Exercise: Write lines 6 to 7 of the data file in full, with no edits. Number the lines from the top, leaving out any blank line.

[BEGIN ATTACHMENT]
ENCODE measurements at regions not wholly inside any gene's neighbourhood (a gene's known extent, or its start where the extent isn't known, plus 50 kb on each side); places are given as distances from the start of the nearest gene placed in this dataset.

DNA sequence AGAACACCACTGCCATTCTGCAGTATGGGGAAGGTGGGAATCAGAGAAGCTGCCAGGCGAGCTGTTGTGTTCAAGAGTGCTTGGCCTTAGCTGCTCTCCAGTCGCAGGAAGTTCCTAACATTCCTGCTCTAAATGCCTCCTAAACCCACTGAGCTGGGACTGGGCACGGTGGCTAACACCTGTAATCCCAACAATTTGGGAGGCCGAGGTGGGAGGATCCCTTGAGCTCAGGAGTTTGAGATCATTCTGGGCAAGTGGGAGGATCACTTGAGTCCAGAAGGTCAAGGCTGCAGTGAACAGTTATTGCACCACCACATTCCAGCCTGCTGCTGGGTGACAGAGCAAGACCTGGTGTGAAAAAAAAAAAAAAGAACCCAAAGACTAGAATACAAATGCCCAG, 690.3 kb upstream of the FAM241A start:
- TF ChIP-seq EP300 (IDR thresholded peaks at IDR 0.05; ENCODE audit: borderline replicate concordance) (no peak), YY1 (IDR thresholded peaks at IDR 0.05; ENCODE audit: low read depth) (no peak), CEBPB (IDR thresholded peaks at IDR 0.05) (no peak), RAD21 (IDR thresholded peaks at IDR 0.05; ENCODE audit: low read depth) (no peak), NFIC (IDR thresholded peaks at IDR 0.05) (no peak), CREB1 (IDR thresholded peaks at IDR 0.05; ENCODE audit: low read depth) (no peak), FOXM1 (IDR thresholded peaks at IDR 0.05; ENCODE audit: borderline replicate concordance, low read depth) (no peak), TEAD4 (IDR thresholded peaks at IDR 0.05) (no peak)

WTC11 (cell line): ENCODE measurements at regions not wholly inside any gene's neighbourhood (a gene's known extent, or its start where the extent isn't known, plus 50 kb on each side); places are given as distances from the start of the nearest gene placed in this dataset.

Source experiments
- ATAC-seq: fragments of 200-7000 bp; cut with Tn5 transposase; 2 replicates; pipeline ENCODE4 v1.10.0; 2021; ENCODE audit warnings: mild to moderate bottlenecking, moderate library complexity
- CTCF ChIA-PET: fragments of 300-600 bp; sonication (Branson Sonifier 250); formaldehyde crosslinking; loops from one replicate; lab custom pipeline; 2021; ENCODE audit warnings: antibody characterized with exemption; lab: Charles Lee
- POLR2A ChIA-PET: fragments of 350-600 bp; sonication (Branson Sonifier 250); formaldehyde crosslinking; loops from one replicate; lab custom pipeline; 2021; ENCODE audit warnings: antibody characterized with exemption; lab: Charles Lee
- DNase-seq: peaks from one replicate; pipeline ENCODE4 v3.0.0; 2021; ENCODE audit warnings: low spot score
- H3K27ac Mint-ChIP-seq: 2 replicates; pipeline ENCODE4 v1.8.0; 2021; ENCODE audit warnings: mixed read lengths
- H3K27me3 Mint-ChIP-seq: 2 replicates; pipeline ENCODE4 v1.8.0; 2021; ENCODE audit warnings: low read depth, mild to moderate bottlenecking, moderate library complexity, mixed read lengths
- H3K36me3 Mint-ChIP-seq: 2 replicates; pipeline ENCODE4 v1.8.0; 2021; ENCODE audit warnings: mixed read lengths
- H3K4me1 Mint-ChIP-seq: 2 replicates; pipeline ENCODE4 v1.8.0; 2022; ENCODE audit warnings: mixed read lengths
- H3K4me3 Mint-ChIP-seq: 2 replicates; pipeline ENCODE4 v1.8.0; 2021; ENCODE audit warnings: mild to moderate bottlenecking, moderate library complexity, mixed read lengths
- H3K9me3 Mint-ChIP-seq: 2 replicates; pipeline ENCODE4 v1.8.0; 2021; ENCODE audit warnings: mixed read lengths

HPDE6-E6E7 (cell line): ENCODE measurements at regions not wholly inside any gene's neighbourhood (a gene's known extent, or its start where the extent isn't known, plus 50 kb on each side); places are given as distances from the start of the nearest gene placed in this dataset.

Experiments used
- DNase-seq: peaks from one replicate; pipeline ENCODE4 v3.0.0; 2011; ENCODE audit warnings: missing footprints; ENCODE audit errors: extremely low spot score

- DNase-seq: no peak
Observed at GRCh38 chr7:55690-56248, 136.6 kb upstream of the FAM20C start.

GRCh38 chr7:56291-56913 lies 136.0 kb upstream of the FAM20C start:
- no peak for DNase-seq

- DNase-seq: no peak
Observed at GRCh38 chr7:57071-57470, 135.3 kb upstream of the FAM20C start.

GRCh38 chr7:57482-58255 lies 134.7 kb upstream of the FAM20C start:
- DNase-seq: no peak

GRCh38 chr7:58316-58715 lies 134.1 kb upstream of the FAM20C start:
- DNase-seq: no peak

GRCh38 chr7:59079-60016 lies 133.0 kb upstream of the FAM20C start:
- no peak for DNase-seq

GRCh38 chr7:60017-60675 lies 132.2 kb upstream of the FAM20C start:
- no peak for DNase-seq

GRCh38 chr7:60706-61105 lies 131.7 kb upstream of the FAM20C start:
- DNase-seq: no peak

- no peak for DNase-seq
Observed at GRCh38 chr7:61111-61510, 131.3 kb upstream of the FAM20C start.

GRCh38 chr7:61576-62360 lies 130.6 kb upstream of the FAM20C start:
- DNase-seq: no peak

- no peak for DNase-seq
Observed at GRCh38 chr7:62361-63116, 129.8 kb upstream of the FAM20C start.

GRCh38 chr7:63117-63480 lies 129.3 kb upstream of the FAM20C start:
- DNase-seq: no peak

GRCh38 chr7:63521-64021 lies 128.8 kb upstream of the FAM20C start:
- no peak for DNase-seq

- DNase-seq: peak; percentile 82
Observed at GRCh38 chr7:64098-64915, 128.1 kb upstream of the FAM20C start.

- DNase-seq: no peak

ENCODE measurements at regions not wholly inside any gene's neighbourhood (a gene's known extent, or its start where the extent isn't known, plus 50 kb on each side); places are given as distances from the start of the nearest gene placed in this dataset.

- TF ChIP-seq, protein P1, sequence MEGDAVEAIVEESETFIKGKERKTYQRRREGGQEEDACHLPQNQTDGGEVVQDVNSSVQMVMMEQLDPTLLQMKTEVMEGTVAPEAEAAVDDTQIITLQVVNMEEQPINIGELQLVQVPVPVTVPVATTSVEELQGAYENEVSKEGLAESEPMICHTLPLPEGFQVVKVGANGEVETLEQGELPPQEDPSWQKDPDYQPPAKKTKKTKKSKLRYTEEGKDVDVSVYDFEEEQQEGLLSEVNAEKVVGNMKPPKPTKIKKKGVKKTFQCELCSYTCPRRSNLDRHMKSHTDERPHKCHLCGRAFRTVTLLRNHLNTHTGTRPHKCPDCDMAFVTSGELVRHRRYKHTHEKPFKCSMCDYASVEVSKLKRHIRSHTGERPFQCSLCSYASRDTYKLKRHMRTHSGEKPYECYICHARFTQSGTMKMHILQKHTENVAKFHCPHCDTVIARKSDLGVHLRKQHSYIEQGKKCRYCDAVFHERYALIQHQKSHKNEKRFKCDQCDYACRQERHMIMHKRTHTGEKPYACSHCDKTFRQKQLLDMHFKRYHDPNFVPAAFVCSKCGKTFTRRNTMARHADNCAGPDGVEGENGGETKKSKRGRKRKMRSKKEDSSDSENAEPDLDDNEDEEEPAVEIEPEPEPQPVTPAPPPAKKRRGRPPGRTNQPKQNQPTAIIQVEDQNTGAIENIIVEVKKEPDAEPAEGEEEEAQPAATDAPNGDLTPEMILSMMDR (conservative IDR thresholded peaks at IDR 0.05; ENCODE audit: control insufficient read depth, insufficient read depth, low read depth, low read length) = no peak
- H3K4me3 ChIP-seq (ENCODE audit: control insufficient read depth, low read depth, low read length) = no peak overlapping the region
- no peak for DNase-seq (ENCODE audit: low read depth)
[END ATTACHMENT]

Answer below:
- ATAC-seq: fragments of 200-7000 bp; cut with Tn5 transposase; 2 replicates; pipeline ENCODE4 v1.10.0; 2021; ENCODE audit warnings: mild to moderate bottlenecking, moderate library complexity
- CTCF ChIA-PET: fragments of 300-600 bp; sonication (Branson Sonifier 250); formaldehyde crosslinking; loops from one replicate; lab custom pipeline; 2021; ENCODE audit warnings: antibody characterized with exemption; lab: Charles Lee